Sunlight has a long history of treatment for tuberculosis. Much of the following discussion of TB comes from Dr. Fielder’s history of heliotherapy.[2]

As early as 1857 Madame Duhamel of France exposed children with TB to sunshine because it hastened their recovery. Many doctors of that same era used heliotherapy (sunlight treatments) with great success, and as Dr. Fielder states, “As a general rule, the experience of all the Hygienists in their use of sunbathing was so successful that all question of doubt as to its place in the Hygienic System was ensured.”

Madame Duhamel was correct about sunbathing healing tuberculosis (TB). Later on, a disillusioned physician, Dr. Rollier, gave up a promising surgical practice and moved to the mountains of the Swiss countryside to practice medicine there. However, he discovered that the people needed little help, as they were seldom sick. People were always telling him, “Where the sun is, the doctor ain’t [sic].” In fact, Dr. Rollier’s fiancée had TB and would have died without intervention. He brought her to the Alpine area, exposed her regularly to sunshine, and she completely recovered.

Dr. Rollier opened a sanatorium in 1903 that was really just an extremely large solarium (sunbathing facility) with patient living quarters. There were 2,167 patients under Dr. Rollier’s care for TB following World War One. Of these, 1,746 completely recovered their health. Only those in the most advanced stages of the disease failed to recover.

In 1895, Dr. Niels Finsen made use of the first artificial UV light in treating patients with a particularly virulent form of TB known as lupus vulgaris (a skin disease). Though the disease was considered incurable, 41 of every 100 patients under his care recovered. Finsen’s work earned the Nobel Prize in medicine in 1903.

These researchers and physicians were not alone in their observations of the therapeutic power of sunlight. In 1877 two scientists, Arthur Downes and Thomas Blunt, discovered that sunlight was bactericidal. In 1890, the German microbiologist Robert Koch (who had isolated and described the tuberculosis bacterium in 1882), showed that sunlight killed TB bacteria.[3]

Recently, the interest in Vitamin D to thwart TB is being revisited.[4] [5] [6] and it has been shown that Black immigrants to Australia have much lower vitamin D levels than the general population and a much higher risk of TB.[7] Moreover, the effectiveness of vitamin D was demonstrated against the TB bacteria in an experiment in which a single dose of vitamin D (100,000 IU) significantly increased immunity to the TB bacterium.[8] The effectiveness of vitamin D against TB is determined by the production of cathelicidin,[9] an antibacterial peptide, which we could call the “body’s natural antibiotic.”

Further corroborating vitamin D’s essential role is that people who lack vitamin D receptors (VDR) are three times more likely to contract TB as those with normal VDR.[10] Vitamin D also inhibits the body’s inflammatory response to TB infection in the lungs.[11] [12] Considering the efficacy of sunlight therapy and vitamin D in inhibiting or even curing tuberculosis, doesn’t it seem that it’s time to return to the sun? Remember that you should never burn yourself in the sunlight.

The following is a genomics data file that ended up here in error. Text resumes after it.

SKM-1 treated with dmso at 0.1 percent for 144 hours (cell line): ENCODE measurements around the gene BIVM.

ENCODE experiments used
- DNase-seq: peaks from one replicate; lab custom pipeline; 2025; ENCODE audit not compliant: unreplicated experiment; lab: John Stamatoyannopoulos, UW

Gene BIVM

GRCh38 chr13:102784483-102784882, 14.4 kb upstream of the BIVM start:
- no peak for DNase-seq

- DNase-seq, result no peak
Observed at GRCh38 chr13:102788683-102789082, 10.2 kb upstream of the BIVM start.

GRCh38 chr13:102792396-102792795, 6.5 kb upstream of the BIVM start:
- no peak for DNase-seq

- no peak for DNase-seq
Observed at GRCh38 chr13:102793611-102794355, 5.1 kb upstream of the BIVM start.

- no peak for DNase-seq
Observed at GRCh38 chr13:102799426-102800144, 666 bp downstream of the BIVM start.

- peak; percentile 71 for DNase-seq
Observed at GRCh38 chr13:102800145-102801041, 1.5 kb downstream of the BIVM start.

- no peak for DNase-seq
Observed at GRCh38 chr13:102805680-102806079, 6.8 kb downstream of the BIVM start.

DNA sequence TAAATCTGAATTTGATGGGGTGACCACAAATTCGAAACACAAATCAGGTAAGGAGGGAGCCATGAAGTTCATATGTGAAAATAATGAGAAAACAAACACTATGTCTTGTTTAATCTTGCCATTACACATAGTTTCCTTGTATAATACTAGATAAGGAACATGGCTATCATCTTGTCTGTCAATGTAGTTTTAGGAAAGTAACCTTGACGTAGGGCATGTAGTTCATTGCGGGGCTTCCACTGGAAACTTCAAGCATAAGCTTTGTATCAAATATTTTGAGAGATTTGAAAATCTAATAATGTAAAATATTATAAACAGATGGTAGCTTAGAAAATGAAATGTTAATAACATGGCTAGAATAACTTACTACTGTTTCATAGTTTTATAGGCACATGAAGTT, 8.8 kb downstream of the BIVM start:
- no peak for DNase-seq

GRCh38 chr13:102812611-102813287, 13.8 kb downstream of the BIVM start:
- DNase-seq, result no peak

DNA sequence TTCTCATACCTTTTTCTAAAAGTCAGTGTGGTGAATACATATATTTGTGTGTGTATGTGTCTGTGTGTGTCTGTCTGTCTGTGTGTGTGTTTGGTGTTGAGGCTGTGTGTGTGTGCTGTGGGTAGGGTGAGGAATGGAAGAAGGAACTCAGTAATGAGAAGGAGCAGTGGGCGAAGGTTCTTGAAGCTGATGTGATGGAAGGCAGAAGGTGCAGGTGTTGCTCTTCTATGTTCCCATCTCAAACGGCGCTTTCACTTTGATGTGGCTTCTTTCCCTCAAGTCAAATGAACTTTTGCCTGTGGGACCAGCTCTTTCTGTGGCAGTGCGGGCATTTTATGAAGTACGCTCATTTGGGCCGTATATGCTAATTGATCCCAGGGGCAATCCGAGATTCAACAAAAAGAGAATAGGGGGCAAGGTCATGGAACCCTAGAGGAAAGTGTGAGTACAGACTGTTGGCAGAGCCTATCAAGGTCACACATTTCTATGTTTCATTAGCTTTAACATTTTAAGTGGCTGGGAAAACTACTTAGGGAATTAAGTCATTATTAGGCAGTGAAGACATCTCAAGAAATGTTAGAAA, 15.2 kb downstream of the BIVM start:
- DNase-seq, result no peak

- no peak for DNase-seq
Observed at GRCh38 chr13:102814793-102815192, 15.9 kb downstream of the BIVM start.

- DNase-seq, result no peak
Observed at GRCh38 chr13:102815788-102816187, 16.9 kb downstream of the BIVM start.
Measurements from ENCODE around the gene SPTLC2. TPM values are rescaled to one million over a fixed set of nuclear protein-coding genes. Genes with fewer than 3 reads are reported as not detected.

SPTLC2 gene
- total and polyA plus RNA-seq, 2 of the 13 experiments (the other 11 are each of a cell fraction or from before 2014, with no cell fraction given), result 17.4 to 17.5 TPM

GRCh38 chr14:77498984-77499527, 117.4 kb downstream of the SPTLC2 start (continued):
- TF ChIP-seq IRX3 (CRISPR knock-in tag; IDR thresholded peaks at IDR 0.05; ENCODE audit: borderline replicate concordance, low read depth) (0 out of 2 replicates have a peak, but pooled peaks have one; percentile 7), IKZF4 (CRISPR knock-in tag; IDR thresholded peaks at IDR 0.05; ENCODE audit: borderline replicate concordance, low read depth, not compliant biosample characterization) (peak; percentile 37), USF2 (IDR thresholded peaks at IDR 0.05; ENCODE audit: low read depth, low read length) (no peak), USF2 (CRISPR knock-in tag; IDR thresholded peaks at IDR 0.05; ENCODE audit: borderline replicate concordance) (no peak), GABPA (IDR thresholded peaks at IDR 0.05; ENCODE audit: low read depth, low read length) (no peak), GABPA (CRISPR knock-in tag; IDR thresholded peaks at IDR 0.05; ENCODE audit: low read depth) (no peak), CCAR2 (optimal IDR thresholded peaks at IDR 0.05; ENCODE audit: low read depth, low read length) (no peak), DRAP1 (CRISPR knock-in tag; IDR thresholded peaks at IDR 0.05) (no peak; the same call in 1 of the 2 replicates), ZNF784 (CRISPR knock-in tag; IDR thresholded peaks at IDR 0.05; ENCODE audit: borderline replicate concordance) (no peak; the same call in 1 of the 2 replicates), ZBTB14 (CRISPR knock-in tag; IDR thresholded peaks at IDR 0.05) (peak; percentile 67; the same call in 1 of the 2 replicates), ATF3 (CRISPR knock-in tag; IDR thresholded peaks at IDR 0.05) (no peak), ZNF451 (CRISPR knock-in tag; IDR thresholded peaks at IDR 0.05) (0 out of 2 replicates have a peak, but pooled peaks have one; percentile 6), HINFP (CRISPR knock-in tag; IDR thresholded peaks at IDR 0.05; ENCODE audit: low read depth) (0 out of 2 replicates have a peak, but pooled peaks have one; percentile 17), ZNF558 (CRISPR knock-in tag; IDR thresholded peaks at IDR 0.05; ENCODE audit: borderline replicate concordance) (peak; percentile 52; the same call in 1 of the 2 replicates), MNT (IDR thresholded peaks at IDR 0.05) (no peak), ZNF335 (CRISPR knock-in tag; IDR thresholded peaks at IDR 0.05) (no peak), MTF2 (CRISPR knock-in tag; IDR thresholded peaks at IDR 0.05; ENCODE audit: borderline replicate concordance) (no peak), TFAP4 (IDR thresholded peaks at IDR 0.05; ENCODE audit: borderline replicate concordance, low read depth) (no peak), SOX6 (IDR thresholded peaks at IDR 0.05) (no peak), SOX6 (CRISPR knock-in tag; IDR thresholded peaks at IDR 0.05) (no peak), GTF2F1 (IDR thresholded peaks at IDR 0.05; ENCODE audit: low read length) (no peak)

[1] http://www.sphere.com/nation/article/first-case-of-highly-drug-resistant… [2] Fielder, J. Heliotherapy: the principles & practice of sunbathing. Soil and Health Library (online) http://www.soilandhealth.org/index.html. [3] Hobday, R. The Healing sun. Findhorn Press 1999:132 [4] Martineau, A. Effect of vitamin D supplementation on anti-mycobacterial immunity: a double-blind randomized placebo-controlled trial in London tuberculosis contacts. Int J Tuberculosis Lung Dis 2005;9:S173. [5] Martineau, A. et al. Vitamin D status of tuberculosis patients and healthy blood donors in Samara City, Russia. Int J Tuberculosis Lung Dis 2005;9:S225. [6] Nnoaham, K. et al. Low serum vitamin D levels and tuberculosis: a systematic review and meta-analysis. Int J Epidemiol 2008;37:113-19. [7]Gibney, K. et al. vitamin D deficiency is associated with tuberculosis and latent tuberculosis infection in immigrants from sub-Saharan Africa. Clin Infect Dis 2008’46:443-46. [8]Martineau, A et al. A single dose of vitamin D enhances immunity of mycobacteria. A J Respir Crit Care Med 2007;176:208-13. [9]Liu, P. et al. vitamin D mediated human antimicrobial activity against mycobacterium tuberculosis is dependent on the induction of cathelicidin. J Immunol 2007;179:2060-63. [10]Liu, W. et al. A case-control study on the vitamin D receptor gene polymorphisms and susceptibility to pulmonary tuberculosis. Zhonghua Liu Xing Bing Xue Za Zhi 2003;24:389-92. [11] Selvaraj, P et al. Regulatory role of promoter and 3’ UTR variants of vitamin D receptor gene on cytokine response in pulmonary tuberculosis. J Clin Immunol 2008; January 30. Epub ahead of print. [12]Vidyarani, M. et al. 1, 25 Hydroxyvitamin D3 modulated cytokine response in pulmonary tuberculosis. Cytokine 2007;40:128-34. – See more at: http://www.sunlightinstitute.org/will-vitamin-d-stop-new-killer-strain-drug-resistant-tuberculosis-or-sunlight-cure#sthash.PTDnd37d.dpuf